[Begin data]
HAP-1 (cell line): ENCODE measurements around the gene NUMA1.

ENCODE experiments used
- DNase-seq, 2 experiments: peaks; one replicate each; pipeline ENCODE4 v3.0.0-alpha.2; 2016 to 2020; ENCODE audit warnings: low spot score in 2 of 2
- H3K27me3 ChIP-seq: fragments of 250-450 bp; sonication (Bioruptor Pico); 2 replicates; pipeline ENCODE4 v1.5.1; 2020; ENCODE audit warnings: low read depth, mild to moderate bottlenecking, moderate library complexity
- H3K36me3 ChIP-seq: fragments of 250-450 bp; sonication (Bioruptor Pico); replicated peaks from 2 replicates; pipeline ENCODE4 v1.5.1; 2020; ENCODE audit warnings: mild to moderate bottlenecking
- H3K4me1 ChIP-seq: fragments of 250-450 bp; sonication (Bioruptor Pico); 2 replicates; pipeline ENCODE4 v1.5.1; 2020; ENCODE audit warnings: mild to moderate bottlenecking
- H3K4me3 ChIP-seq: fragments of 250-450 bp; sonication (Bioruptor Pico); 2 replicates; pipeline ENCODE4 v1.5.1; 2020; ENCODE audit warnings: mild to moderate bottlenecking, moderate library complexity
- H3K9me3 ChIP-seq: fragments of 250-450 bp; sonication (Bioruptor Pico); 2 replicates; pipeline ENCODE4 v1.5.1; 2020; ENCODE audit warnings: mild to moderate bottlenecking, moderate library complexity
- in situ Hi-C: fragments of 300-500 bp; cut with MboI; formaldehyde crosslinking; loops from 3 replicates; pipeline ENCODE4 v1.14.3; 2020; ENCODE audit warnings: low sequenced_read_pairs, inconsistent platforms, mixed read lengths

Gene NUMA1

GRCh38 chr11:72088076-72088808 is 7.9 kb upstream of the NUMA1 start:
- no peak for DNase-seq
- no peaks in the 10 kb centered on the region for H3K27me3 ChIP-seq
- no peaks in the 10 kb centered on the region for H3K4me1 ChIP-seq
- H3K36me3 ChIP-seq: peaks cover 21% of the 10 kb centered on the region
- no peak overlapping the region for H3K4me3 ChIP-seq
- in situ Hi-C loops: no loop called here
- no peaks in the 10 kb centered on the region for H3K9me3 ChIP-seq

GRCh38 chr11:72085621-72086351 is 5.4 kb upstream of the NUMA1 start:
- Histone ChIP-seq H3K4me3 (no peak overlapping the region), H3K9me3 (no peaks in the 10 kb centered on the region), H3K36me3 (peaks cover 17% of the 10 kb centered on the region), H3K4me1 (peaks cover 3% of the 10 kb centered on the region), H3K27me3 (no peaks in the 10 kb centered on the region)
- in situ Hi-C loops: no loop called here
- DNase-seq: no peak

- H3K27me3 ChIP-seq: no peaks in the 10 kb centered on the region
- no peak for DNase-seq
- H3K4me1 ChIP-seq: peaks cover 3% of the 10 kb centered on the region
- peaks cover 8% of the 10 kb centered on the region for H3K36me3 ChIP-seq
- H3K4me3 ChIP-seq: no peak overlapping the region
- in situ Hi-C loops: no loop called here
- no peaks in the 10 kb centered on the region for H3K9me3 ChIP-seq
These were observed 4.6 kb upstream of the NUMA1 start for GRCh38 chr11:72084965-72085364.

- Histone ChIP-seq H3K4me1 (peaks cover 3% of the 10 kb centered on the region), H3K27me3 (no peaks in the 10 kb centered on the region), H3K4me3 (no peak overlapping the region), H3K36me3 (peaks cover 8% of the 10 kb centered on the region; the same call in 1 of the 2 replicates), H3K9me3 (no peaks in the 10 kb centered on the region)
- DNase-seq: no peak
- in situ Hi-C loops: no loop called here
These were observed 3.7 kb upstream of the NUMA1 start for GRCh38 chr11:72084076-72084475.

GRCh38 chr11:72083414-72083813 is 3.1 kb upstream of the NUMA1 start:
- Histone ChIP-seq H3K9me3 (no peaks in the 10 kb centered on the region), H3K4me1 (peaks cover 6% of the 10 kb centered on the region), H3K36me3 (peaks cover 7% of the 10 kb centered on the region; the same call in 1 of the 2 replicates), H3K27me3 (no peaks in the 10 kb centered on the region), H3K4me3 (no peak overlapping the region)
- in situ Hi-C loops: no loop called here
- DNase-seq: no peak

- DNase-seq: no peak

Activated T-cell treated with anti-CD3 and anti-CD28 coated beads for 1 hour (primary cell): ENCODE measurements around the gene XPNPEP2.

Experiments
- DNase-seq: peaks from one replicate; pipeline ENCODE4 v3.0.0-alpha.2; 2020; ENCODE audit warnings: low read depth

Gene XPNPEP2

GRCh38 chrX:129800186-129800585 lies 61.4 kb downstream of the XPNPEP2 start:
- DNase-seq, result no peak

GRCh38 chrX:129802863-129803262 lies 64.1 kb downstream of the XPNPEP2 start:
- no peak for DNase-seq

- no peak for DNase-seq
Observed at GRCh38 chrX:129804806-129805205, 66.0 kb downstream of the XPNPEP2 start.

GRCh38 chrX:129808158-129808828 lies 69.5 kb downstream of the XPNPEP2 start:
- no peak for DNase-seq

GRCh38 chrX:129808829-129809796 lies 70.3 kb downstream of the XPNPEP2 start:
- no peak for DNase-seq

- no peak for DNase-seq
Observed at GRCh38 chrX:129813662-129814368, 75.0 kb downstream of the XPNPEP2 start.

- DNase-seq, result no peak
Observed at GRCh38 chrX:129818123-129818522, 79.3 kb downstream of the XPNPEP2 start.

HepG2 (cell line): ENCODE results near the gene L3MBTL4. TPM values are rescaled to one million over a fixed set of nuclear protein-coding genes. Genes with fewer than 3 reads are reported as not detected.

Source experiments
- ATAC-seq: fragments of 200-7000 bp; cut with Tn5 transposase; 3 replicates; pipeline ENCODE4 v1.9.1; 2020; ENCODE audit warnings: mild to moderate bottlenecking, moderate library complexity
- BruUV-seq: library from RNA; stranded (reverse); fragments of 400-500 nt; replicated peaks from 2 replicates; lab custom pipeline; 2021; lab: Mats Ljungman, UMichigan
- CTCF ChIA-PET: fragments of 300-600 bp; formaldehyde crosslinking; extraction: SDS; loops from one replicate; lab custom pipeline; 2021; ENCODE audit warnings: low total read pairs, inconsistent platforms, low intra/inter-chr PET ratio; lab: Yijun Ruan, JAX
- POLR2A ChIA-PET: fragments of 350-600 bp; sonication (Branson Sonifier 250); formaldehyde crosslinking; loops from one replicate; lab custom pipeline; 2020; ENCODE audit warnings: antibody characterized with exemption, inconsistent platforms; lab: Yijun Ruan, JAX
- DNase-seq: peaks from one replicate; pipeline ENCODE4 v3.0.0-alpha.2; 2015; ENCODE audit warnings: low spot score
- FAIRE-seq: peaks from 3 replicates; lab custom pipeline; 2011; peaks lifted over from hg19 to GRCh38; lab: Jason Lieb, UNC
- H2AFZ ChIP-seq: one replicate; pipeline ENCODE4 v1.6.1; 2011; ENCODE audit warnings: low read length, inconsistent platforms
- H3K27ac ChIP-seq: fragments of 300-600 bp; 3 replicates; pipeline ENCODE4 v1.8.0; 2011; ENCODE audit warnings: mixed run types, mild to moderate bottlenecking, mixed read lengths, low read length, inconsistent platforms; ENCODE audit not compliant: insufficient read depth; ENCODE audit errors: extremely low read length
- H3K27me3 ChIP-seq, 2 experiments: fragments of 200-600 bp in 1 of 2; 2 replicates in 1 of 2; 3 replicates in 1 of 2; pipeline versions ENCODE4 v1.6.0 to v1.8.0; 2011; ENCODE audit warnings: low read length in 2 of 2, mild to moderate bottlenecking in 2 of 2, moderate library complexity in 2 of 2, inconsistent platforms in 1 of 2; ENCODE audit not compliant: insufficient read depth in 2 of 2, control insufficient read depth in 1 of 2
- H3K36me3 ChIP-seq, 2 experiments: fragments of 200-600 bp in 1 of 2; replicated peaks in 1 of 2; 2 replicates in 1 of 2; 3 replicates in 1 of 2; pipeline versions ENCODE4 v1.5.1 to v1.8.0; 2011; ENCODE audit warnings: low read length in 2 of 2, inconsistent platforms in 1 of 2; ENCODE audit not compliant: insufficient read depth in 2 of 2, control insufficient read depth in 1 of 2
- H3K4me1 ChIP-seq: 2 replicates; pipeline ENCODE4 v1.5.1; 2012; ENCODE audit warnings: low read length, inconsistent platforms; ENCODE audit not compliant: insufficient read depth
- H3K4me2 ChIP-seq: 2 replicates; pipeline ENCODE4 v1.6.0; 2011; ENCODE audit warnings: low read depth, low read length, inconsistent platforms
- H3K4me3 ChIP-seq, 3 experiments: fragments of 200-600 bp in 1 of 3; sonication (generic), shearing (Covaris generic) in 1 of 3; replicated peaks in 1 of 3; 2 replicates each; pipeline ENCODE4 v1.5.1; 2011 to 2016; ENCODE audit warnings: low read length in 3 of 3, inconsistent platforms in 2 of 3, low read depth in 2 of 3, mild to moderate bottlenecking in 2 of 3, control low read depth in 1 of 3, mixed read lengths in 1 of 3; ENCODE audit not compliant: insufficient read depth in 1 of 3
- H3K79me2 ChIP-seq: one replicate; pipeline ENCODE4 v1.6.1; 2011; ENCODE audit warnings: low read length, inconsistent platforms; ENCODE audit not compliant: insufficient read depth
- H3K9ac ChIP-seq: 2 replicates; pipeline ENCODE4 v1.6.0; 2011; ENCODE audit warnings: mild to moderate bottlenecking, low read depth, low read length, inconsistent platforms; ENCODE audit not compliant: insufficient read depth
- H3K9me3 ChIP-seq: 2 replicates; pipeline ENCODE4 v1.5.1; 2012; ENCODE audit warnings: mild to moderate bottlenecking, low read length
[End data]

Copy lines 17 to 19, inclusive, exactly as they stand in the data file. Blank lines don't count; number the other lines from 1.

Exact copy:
- in situ Hi-C loops: no loop called here
- no peaks in the 10 kb centered on the region for H3K9me3 ChIP-seq

GRCh38 chr11:72085621-72086351 is 5.4 kb upstream of the NUMA1 start: